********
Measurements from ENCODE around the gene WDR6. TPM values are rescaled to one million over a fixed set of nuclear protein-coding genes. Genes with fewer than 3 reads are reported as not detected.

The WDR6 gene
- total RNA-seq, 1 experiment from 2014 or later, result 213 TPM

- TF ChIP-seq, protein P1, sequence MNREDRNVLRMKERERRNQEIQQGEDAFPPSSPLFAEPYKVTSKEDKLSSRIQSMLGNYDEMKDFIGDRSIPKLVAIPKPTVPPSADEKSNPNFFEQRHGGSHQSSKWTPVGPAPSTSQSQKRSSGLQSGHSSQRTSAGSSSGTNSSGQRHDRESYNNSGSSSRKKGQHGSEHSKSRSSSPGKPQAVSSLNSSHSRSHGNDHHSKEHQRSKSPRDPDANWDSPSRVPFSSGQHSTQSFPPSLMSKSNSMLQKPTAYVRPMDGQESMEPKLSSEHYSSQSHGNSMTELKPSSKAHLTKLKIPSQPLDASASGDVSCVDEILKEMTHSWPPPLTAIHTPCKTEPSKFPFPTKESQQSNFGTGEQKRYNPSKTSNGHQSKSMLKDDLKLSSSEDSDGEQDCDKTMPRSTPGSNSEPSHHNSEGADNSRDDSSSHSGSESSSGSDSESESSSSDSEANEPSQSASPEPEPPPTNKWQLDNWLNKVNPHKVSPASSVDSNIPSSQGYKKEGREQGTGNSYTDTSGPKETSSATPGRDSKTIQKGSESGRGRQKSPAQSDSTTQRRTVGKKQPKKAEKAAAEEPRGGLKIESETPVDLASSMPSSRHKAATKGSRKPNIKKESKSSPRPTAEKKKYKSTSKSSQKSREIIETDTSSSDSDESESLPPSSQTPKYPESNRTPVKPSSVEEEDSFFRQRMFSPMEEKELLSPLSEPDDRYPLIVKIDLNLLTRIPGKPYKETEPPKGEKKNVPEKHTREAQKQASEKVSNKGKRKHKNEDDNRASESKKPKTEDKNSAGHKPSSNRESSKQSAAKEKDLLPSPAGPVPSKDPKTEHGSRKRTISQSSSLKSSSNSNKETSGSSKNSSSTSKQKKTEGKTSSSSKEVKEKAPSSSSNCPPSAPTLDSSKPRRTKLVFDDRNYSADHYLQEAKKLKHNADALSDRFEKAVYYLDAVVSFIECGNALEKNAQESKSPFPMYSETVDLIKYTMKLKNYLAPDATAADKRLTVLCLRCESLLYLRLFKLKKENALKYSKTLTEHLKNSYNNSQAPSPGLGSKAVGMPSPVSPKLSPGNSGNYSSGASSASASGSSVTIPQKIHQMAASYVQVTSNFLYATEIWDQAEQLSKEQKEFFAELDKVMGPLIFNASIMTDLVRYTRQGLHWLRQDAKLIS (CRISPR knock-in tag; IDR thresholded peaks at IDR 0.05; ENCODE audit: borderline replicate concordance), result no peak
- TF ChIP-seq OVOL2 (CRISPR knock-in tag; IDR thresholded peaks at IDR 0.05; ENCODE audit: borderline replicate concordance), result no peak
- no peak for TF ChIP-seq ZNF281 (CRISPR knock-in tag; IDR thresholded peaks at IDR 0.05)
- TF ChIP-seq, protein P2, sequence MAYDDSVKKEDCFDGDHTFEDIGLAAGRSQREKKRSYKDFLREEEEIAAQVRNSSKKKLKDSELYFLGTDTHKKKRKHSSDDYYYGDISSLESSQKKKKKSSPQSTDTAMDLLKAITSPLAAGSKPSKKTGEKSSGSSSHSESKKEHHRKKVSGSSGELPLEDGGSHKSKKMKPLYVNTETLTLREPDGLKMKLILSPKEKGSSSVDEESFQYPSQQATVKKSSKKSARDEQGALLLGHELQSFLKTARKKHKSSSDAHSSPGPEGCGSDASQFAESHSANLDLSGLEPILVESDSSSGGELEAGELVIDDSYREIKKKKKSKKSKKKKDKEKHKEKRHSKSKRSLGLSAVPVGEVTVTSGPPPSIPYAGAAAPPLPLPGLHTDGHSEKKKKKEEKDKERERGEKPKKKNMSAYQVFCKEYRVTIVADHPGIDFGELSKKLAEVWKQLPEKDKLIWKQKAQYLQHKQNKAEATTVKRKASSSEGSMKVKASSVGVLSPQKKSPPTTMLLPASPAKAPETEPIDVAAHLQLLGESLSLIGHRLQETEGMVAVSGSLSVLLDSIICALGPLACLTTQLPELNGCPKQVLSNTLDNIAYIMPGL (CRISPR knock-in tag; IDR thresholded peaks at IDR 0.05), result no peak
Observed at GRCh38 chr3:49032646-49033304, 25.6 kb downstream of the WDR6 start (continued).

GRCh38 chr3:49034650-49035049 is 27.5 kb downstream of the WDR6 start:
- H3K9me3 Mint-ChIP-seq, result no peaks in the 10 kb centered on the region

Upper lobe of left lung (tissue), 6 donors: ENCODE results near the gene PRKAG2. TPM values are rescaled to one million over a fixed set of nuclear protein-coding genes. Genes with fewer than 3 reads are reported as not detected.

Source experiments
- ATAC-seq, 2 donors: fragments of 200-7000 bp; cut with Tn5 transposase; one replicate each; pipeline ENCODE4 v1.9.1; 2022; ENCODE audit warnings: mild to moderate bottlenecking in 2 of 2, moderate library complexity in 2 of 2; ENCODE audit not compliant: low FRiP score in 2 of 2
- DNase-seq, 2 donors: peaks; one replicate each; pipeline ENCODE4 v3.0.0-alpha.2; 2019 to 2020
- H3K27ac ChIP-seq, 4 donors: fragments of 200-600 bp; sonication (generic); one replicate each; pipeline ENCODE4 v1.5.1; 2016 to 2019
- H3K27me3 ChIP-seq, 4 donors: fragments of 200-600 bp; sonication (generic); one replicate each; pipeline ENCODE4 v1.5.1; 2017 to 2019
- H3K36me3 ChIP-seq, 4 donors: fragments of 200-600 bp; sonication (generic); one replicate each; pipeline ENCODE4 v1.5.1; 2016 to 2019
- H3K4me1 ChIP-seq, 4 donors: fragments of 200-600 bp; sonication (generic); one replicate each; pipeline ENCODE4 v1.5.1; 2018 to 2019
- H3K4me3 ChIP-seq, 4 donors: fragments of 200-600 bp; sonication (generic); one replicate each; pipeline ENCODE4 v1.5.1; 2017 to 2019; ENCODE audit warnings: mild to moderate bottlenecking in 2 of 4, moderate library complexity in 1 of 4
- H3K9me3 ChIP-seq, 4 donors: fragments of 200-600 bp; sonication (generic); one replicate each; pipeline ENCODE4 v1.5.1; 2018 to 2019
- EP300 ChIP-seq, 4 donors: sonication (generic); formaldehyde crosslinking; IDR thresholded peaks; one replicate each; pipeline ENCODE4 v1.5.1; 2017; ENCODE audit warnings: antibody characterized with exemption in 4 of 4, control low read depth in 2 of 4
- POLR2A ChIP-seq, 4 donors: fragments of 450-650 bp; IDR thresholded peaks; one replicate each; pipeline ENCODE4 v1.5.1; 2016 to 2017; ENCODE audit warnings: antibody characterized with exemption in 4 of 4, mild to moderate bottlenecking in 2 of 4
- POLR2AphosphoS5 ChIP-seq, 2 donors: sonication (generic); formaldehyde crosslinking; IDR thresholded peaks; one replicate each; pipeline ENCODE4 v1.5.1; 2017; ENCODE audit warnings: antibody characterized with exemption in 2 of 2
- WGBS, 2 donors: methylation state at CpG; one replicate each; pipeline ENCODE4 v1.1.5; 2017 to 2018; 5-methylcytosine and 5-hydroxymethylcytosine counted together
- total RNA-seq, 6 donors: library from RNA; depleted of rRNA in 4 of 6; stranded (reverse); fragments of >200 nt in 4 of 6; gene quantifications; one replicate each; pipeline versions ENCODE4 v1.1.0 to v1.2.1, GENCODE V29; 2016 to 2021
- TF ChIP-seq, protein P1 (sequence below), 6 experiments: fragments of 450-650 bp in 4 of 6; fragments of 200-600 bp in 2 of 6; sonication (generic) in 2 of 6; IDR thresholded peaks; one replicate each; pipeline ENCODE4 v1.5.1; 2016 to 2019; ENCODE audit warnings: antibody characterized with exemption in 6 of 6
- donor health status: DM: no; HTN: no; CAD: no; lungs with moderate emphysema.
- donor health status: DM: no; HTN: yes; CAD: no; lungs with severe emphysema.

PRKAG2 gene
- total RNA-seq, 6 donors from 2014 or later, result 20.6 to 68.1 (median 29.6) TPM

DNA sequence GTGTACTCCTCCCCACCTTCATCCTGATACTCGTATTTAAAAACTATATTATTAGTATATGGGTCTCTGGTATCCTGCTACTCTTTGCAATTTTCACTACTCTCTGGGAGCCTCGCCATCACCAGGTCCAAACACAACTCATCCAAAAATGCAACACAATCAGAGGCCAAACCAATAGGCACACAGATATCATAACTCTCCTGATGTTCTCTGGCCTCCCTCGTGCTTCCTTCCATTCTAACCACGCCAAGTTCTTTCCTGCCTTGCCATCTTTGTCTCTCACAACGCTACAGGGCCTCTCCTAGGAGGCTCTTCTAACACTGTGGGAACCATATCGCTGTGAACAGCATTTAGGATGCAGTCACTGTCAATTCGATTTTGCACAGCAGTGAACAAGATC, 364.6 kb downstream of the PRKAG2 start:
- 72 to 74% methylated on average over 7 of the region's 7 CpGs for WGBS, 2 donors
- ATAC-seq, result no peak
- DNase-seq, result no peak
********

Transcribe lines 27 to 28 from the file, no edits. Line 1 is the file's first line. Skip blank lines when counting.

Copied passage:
- donor health status: DM: no; HTN: no; CAD: no; lungs with moderate emphysema.
- donor health status: DM: no; HTN: yes; CAD: no; lungs with severe emphysema.